Read: Exodus 13:11-13
Sanctify unto me all the firstborn… both of man and of beast: it is mine (Exodus 13:2).
Recognizing God’s Priorities
Do the exhortations of our scripture for today seem like strange voices from a strange land? They were given first to men of another day and a different culture but they clothe universal truths. In them we find Old Testament foundations for New Testament holiness. Every man who is rightly related to God finds that his life is different because he has consecrated himself and his possessions to his Creator.
Why did God require the dedication of the first-born to himself? Perhaps because among the Israelites this first-born son was more highly honored than any other child — and God would have our best. The parents were not to look upon this child as their own until they had first given the five-shekel redemption offering and solemnly presented him to God. After thus recognizing the divine title to their child, they received him back again.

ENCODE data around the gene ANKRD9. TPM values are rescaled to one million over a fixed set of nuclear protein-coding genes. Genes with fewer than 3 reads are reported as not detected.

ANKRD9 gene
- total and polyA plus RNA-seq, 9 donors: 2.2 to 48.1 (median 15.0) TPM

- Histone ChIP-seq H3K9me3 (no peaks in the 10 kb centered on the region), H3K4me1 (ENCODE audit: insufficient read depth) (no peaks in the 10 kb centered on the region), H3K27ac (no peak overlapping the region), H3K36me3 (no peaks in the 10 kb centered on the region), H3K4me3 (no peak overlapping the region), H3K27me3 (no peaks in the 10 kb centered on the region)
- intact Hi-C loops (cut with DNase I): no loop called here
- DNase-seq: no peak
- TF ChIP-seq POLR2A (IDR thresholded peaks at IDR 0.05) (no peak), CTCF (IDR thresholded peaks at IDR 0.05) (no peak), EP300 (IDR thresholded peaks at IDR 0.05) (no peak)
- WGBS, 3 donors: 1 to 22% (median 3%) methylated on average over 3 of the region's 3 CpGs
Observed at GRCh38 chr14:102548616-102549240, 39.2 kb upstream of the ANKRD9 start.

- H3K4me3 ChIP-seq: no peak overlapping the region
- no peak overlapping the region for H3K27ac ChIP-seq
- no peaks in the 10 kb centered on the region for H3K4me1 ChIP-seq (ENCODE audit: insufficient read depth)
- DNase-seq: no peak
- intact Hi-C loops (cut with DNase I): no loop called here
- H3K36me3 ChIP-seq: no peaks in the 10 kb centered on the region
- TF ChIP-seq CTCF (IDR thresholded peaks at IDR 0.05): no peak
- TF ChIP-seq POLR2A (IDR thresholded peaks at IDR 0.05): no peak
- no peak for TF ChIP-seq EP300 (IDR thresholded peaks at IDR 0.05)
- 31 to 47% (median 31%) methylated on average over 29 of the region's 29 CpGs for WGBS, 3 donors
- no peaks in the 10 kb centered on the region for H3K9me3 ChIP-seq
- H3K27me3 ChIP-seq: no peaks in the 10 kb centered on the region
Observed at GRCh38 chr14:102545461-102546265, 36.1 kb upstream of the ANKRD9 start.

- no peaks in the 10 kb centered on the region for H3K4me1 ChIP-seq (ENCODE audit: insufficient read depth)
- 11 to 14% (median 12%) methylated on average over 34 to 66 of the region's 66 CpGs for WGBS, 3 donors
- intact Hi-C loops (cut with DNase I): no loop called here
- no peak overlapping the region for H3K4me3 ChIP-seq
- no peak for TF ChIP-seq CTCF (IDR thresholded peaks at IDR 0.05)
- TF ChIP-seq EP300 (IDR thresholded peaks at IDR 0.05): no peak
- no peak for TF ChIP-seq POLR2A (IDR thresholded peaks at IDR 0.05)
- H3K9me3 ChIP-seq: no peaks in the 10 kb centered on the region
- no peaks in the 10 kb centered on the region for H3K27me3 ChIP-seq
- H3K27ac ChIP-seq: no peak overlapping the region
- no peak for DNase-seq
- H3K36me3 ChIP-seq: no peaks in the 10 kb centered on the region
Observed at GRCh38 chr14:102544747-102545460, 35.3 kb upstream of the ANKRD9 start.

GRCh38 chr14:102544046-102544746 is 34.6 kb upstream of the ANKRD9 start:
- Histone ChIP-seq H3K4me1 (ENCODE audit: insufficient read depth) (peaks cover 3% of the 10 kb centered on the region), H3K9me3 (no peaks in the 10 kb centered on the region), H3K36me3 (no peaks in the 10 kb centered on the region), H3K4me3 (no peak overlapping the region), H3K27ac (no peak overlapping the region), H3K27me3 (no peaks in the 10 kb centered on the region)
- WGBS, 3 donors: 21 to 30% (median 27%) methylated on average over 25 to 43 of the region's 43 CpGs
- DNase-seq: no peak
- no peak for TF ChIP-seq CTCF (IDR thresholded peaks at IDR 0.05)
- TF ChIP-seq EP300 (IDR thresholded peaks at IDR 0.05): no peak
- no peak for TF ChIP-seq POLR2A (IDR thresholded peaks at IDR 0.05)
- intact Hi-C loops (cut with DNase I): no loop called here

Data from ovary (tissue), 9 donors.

The firstborn of the animals represented the material possessions of a pastoral people. Thus was their wealth consecrated to the service of God. The calves, lambs, and kids were used for the sacrifices of the Tabernacle. Under these requirements God’s people gave of their wealth for their worship. They gave their best, and they gave as God had prospered them.
The colt of the ass was ceremonially unclean and thus not suitable for sacrifice. But the man who raised donkeys must also meet God’s priorities. The colt must be redeemed with a lamb suitable for sacrifice, or the colt must be destroyed. Does this seem unnecessarily strict? Perhaps so, but we never go wrong when we try to do God’s will in even the smallest detail. Holy living then and now bids us:
Give of your best to the Master; Give Him first place in your heart; Give Him first place in your service; Consecrate every part.
— H. B. G.